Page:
Halsdon wood in autumn sunlight
Trees only cover around 8% of Devon – slightly less than the national average. But don’t play down the beauty of our county’s woodlands.
- most of Devon’s woodland is dominated by oak trees, but birch, rowan, hazel and holly all jostle for space too
- our Halsdon, Andrew’s Wood, Dart Valley, Warleigh Point, Uppacott Wood and Dunsford nature reserves all provide wonderful woodland walks
Waves of blue
Devon’s woodlands in spring are a joy. Walking through wild garlic and waves of bluebells becomes a heady, captivating experience.
Badgers build often build their setts in woodland. These massive earthworks and their well-worn paths through undergrowth can be centuries old. Look too for roe deer and fallow deer as they move through the trees.
Woodpeckers, nuthatches and tree creepers will all use holes in trees as nest sites. Bats, including brown long-eared and pipistrelle bats, will also use these holes and crevices.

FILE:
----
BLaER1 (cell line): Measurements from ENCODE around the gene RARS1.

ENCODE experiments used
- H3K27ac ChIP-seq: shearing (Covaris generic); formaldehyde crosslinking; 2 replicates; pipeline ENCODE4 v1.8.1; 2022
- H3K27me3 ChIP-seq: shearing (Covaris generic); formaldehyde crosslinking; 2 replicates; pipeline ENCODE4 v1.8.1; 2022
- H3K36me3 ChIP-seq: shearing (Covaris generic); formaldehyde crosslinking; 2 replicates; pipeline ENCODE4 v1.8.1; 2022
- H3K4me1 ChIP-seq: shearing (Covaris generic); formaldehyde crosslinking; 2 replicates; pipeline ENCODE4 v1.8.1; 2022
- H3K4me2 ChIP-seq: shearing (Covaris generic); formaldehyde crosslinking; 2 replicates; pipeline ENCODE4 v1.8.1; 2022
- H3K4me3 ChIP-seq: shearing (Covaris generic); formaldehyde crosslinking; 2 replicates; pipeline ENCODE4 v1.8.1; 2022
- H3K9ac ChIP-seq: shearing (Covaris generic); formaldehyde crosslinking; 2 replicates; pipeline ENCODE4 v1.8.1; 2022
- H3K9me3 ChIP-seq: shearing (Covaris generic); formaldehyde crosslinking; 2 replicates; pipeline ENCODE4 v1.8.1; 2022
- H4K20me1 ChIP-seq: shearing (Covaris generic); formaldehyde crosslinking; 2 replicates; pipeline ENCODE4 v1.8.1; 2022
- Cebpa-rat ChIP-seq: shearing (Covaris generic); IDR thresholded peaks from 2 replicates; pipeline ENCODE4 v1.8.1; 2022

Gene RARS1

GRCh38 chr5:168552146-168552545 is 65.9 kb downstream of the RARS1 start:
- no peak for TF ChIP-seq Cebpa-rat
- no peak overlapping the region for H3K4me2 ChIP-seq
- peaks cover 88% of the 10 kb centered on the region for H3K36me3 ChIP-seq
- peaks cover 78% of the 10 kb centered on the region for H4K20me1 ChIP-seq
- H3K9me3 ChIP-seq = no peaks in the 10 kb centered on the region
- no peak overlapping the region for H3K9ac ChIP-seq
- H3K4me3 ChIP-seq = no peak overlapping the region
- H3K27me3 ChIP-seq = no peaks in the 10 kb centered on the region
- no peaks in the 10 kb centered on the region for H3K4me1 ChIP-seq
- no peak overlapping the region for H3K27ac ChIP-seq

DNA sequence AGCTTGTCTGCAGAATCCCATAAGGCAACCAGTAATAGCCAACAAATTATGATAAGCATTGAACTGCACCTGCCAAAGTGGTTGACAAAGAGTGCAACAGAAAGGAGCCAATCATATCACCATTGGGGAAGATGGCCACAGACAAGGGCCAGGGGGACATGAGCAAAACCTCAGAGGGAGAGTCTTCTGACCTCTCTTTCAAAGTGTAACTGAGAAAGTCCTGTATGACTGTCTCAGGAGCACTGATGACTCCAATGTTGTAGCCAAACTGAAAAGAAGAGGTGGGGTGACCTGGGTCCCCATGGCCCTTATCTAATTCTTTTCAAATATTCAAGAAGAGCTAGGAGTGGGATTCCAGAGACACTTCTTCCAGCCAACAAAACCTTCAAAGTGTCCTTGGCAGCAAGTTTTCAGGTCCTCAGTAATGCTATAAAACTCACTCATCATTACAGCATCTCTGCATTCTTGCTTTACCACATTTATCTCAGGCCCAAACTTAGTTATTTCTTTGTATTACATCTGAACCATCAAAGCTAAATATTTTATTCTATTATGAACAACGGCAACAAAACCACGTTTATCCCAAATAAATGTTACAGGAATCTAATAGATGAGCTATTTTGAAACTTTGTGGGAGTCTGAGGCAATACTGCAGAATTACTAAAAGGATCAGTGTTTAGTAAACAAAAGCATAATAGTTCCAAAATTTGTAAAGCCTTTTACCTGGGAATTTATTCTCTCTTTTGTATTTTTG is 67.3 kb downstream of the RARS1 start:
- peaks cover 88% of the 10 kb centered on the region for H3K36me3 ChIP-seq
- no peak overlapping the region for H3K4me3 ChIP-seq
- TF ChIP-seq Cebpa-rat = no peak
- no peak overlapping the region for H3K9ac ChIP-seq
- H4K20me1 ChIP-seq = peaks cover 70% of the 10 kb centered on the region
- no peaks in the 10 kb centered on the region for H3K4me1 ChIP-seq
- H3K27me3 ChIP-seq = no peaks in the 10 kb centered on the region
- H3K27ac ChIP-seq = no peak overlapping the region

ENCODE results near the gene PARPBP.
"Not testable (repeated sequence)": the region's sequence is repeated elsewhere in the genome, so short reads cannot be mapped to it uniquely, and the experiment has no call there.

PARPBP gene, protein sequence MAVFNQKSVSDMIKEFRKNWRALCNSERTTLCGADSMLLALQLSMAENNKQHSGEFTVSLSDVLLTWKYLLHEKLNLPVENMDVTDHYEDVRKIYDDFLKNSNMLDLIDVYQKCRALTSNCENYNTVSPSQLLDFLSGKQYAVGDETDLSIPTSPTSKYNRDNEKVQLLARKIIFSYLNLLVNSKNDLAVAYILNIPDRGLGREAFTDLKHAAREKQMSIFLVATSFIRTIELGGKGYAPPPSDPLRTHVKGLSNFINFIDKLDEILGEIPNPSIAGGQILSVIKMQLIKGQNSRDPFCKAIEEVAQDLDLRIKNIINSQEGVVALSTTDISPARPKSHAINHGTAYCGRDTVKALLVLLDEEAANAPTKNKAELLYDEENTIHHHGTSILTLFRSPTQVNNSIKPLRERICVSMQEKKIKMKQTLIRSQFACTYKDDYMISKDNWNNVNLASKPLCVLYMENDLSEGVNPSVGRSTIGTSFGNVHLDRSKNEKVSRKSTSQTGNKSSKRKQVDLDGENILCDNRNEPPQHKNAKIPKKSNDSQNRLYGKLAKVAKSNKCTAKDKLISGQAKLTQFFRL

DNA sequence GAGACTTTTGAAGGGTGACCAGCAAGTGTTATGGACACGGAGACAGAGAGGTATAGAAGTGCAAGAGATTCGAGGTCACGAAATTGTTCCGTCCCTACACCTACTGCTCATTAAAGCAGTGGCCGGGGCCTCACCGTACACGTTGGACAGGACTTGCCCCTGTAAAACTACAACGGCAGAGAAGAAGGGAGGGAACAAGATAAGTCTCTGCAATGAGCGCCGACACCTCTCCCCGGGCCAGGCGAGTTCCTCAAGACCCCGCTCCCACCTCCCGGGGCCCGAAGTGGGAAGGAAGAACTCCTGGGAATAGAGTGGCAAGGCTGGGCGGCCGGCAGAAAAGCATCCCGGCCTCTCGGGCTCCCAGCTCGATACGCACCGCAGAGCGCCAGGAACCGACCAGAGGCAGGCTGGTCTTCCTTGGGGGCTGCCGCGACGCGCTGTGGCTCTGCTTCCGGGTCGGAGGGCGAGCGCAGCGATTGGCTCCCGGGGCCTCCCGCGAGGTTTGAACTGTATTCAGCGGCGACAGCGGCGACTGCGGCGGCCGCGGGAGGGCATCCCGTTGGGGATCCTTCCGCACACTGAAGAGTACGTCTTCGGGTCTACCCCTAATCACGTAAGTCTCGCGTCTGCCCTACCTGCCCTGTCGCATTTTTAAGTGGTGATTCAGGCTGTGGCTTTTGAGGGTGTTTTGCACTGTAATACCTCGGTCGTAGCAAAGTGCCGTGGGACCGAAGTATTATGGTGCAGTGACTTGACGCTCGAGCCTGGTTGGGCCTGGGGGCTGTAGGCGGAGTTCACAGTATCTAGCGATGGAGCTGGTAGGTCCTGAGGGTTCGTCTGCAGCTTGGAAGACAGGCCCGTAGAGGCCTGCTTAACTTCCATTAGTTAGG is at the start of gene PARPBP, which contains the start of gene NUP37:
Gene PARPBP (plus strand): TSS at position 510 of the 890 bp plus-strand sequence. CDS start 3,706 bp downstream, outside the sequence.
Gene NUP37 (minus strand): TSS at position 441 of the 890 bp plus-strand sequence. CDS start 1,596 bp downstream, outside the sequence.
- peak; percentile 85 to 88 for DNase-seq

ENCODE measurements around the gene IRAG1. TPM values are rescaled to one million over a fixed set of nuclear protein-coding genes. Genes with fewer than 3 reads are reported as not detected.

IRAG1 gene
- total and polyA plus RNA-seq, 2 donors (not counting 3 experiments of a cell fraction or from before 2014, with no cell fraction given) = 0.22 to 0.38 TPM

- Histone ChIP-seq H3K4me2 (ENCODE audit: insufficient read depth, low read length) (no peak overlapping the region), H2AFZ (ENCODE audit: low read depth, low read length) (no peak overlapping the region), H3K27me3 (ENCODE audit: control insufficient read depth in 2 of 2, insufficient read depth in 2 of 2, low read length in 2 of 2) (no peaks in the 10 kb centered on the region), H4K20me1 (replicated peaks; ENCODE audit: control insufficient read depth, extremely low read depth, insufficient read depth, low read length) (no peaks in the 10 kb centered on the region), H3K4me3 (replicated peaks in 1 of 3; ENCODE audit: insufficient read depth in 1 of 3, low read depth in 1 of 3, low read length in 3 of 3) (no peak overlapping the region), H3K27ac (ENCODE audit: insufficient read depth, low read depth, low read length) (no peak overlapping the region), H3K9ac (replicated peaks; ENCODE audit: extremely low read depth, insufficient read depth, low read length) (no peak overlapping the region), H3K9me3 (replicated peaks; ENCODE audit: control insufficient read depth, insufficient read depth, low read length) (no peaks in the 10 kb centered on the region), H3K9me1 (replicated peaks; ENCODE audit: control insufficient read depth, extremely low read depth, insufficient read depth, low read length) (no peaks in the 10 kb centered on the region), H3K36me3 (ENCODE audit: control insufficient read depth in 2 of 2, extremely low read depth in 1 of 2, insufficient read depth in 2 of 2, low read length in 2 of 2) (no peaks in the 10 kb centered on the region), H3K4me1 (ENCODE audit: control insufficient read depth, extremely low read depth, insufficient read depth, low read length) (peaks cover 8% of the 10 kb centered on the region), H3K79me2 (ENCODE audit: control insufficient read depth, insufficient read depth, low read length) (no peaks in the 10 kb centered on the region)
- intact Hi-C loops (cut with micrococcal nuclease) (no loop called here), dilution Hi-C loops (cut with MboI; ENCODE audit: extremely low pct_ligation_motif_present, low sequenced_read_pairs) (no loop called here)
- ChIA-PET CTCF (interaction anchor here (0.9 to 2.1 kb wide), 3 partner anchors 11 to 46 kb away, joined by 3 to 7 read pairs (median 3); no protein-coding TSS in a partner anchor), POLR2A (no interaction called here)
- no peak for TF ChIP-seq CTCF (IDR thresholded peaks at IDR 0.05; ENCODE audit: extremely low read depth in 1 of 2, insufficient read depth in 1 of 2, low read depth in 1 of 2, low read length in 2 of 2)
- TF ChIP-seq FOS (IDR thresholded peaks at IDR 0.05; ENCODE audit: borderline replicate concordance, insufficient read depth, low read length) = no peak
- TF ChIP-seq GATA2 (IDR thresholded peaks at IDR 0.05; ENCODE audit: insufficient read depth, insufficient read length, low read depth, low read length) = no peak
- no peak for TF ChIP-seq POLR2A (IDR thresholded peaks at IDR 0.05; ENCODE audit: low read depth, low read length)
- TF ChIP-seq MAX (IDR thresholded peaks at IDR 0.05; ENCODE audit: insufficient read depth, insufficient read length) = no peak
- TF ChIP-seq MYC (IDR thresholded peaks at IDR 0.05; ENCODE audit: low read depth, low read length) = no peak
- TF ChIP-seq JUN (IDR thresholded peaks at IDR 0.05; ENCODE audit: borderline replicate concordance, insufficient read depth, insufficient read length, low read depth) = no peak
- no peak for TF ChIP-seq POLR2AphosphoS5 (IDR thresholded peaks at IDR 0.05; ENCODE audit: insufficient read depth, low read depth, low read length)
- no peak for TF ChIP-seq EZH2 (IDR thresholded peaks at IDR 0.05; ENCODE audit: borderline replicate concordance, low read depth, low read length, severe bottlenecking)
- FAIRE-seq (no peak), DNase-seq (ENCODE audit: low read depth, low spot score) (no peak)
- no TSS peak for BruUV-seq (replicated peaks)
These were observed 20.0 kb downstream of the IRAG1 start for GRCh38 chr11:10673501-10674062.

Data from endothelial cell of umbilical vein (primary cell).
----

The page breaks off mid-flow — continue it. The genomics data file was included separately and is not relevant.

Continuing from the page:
As summer warms the woodland its worth looking along path edges for butterflies including speckled woods, silver-washed fritillaries and perhaps, if you are lucky, the beautiful, slow-flying wood white.
Autumn brings out the fruiting bodies of woodland fungi. Dead wood and the woodland floor are the places to look. Once you get your eyes trained for their weird shapes and wonderful colours, a fungi hunt is great fun!
This season sees a race against time for another woodland resident, the hazel dormouse. It must build up its fat reserves on a woodland autumn diet of nuts and berries before the first frosts signal it is time to hibernate.
As winter takes over a late afternoon walk will bring you in contact with the sounds of the wood. The crunch of your feet on frost coated leaves will mix with the territorial screeches of tawny owls and the courting calls of foxes.
We've put together a seasonal wildlife guide to help plan your seasonal woodland walks!